In "Church Going" by Philip Larkin, a narrator is visiting an open but empty small country church. It is obviously an Aglican church somewhere in rural England. The narrator reveals that he is in the habit of doing this but is somewhat bewildered as to his own motives, saying:
Yet stop I did: in fact I often do,
And always end much at a loss like this,
Wondering what to look for …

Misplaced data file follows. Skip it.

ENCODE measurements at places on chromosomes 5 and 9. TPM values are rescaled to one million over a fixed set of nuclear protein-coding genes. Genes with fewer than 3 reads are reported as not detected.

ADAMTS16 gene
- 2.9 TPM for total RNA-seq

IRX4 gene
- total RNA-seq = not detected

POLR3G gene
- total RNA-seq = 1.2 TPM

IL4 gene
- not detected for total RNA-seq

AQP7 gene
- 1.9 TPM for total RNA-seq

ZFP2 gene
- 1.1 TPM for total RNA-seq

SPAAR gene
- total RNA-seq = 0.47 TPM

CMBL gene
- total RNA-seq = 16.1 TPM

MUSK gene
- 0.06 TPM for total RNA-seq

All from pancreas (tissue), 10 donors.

As he spends longer in the church, he wonders if the church is meaningful in a secular age, or whether the church will stop being used and end up only visited by people like himself, not worshippers but somehow still with an odd sense of reverence. The longer he spends in the church, the more he comes to appreciate its moral and spiritual seriousness, and even undergoes an understated epiphany, realizing that the church is not "obsolete", but even for him, as it has been for generations of worshippers, a place it "was proper to grow wise in."